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TV: Comic Relief

Is it all about staying in to watch the celebrity gang weep buckets? Nicola Mostyn thinks so

Published on March 17th 2009.


TV: Comic Relief


I’VE got an idea for the next Comic Relief. Instead of all the comedy, they should just show back to back clips of Denise Van Outen, Davina etc weeping over the poor children dying of TB and HIV. And make it illegal to switch over. The only way you would be able to stop the vaguely nauseating display of celebrity anguish is to pledge ten pounds to the cause. Once you do, the TV would automatically switch to Monty Python, or a documentary about fish. I’m telling you, it would work. Twenty minutes in, forced to watch, say, Sharon Osborne snorting self indulgently over an African mother who has just buried her fourth child, the nation would be united in donating just to get her off our screens.

Sorry. Went a bit mad there.

But, really, there was something slightly disturbing about Comic Relief this year, like the celebrities had become more important that the kids and lack of water.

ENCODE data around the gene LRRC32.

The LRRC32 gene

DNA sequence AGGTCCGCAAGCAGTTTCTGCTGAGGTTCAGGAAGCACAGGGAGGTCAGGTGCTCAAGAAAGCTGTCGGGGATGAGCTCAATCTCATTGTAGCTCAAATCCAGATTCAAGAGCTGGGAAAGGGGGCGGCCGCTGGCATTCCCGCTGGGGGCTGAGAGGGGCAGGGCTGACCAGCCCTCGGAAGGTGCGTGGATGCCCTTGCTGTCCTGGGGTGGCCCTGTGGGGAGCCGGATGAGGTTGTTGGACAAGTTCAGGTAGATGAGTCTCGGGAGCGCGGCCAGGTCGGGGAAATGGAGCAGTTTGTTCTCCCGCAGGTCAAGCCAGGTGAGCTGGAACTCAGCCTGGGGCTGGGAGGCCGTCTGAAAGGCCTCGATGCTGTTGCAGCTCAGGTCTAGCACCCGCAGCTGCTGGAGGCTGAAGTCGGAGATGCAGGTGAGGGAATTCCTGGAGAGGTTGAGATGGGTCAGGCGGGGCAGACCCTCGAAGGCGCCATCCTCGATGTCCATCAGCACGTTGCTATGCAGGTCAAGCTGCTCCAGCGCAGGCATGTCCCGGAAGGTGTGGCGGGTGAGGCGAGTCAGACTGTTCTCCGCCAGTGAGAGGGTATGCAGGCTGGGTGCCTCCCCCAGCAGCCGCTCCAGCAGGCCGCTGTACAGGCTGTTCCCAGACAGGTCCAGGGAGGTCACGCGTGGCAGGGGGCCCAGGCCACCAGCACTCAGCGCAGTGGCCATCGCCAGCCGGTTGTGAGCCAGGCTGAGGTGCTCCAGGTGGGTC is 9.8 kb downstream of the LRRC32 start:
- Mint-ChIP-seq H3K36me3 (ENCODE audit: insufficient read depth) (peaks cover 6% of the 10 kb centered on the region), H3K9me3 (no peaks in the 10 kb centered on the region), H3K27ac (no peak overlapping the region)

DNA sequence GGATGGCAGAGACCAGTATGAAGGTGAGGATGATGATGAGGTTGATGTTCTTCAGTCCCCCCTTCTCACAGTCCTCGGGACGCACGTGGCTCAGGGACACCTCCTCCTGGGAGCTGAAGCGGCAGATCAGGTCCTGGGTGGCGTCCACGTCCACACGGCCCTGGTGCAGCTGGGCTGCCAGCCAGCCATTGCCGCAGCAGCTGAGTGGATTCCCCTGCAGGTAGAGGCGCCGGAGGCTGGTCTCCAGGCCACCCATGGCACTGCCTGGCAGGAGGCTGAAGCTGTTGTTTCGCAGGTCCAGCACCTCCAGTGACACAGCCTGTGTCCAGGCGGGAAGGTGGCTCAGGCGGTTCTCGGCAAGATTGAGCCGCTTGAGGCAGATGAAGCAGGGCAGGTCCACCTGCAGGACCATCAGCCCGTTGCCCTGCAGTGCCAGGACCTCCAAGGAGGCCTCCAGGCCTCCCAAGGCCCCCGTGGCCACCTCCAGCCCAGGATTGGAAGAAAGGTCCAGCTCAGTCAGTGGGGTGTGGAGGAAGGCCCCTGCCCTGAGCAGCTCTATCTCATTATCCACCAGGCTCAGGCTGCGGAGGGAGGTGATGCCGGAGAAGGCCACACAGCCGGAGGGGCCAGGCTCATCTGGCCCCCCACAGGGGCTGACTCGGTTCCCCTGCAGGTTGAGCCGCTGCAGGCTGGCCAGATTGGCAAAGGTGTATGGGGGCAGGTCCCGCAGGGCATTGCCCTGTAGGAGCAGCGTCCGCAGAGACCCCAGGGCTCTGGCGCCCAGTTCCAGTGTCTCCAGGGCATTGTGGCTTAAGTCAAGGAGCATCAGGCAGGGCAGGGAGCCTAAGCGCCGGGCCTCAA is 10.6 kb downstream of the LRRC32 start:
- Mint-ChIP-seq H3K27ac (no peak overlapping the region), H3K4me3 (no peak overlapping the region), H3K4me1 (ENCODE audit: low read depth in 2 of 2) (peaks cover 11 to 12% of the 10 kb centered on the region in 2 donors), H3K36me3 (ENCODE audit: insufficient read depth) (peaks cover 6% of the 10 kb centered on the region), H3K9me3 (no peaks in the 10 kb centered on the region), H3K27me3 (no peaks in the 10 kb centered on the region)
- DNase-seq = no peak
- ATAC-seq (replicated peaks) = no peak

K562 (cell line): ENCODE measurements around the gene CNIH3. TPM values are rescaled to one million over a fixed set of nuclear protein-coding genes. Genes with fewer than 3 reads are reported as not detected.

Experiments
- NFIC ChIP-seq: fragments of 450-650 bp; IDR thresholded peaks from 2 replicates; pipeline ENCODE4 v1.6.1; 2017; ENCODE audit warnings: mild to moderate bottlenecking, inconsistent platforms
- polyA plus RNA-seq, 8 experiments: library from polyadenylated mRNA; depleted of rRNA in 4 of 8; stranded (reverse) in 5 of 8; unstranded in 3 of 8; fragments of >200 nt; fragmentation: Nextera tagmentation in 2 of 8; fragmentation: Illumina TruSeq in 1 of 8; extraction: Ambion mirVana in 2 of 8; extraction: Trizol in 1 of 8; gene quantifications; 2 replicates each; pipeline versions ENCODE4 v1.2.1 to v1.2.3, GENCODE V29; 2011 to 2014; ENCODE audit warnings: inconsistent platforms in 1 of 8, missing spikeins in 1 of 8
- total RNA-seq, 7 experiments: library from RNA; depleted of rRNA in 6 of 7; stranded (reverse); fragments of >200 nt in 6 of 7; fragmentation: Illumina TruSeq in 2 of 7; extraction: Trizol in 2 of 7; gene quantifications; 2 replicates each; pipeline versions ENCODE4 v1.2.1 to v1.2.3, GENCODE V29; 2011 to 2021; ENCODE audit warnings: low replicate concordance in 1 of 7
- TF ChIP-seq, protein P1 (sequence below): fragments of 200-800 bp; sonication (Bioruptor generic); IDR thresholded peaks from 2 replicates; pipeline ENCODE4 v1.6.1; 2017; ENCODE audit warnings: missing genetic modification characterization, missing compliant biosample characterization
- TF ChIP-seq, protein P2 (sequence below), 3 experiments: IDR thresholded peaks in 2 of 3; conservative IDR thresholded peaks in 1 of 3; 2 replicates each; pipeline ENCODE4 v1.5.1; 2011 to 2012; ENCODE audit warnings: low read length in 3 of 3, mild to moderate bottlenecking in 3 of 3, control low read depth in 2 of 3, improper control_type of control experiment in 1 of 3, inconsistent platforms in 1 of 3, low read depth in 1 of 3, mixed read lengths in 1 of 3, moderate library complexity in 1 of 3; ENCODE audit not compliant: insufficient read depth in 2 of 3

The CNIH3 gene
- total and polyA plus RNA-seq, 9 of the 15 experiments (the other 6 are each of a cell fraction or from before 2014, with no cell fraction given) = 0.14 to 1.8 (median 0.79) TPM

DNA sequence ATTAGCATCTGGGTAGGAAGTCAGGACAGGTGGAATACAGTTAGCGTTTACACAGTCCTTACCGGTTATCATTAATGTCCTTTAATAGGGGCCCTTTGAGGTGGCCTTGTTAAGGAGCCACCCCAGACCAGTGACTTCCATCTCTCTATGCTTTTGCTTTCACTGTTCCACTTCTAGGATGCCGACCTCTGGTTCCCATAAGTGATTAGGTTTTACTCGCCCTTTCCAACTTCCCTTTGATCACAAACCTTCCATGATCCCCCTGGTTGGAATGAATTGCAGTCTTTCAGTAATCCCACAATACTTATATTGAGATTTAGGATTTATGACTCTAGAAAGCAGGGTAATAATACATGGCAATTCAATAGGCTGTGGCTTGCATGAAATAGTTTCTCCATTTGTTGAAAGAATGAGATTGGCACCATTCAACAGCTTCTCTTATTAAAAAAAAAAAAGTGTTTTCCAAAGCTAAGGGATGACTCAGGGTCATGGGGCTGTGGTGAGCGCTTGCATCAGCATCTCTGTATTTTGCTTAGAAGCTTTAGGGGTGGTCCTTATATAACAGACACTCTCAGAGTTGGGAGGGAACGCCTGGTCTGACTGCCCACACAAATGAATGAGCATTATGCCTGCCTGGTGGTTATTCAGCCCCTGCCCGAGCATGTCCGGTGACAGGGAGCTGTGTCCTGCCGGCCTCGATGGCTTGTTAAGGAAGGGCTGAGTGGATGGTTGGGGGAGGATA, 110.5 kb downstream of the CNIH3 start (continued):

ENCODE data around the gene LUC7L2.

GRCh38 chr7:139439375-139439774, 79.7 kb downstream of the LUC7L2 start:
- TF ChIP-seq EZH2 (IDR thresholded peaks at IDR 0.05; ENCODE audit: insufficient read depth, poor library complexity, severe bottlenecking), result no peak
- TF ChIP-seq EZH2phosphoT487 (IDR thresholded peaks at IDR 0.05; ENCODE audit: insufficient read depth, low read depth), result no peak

They were certainly far more important than the people around the country doing daft things for Comic Relief. It was all Cheryl Cole climbing Killimanjaro and Fearne Cotton fainting at the horridness of it all. And the footage of the needy – the sick children or the victim of domestic violence - were incongruously slick, like M&S food ads but with the ill or abused replacing the profiteroles and oak-smoked salmon. Not nice.

But I did enjoy Comic Relief Does The Apprentice which was at least entertaining.Facing up to a challenge to create a new toy, it was girls v boys with Jonathan Ross, Jack Dee, Gok Wan and Alan Carr being lead by Gerald Ratner and Patsy Palmer, Carol Vorderman, Fiona thingybob off GMTV and Ruby Wax, managed by some shouty Scot who designs underwear.